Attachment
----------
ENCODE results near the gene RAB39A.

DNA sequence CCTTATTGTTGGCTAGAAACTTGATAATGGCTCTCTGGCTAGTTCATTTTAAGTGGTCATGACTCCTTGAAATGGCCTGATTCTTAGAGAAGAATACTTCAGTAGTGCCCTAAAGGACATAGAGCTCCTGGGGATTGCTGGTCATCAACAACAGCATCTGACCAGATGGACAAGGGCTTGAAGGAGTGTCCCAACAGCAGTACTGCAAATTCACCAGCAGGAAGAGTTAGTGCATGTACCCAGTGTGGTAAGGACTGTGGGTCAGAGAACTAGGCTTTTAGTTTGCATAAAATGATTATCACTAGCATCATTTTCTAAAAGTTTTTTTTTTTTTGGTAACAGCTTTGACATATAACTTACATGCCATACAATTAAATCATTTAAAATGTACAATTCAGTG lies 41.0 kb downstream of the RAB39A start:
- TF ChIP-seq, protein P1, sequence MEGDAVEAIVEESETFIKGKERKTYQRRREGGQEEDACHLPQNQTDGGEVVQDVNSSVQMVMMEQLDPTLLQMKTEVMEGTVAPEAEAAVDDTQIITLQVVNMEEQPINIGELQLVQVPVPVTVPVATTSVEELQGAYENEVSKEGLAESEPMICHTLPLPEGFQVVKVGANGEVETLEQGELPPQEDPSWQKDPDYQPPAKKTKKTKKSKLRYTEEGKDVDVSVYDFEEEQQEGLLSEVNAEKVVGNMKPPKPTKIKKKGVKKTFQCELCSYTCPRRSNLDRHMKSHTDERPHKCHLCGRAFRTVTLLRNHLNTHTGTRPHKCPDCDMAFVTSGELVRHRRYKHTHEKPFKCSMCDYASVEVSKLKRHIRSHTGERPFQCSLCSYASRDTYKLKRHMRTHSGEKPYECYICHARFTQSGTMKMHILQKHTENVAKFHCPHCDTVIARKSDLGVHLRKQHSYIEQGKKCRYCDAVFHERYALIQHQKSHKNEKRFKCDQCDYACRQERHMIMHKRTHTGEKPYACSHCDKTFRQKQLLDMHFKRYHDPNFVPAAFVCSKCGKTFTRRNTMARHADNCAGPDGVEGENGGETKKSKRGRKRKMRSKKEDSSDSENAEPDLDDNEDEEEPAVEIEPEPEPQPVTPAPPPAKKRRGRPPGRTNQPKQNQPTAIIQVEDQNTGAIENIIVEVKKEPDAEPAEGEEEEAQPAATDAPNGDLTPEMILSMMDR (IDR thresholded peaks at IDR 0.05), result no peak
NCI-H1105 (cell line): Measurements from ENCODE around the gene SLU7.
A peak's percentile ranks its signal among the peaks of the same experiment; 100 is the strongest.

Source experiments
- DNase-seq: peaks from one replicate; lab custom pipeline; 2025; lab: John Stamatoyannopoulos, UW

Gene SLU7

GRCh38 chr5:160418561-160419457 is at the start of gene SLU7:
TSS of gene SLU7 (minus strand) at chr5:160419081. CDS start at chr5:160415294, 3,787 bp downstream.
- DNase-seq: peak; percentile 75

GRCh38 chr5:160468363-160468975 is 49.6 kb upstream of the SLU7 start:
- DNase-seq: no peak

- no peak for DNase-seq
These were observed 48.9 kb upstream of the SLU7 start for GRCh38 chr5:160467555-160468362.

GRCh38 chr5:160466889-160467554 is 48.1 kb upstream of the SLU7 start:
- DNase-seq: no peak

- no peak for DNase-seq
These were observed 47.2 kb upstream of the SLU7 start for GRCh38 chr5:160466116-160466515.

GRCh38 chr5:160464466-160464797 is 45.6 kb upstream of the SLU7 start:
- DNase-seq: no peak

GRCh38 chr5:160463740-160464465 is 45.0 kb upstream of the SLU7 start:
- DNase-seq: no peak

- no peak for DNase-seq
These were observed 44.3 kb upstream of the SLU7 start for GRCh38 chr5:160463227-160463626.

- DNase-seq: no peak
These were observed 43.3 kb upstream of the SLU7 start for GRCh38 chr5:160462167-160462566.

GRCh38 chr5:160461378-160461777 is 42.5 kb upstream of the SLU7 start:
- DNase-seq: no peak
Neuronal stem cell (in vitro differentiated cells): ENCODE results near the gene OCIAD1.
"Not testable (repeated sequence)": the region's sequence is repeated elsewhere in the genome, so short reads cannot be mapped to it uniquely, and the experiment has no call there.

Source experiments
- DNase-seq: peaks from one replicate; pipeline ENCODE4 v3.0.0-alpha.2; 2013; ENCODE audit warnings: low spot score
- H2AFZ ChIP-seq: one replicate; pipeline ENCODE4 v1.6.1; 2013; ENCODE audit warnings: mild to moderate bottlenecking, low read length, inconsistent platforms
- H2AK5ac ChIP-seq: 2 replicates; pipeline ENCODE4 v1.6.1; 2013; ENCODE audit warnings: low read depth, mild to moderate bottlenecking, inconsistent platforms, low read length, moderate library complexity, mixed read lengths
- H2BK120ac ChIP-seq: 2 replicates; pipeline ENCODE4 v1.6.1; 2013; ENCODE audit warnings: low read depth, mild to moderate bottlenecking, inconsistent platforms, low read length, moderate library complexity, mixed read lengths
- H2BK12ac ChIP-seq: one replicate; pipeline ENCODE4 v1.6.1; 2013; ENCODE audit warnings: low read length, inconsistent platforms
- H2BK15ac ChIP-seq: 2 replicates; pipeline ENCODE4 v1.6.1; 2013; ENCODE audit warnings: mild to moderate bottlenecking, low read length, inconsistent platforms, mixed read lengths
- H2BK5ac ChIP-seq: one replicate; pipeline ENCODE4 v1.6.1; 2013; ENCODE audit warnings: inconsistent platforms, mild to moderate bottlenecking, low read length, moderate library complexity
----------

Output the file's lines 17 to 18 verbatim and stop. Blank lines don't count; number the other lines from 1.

- DNase-seq: no peak

- no peak for DNase-seq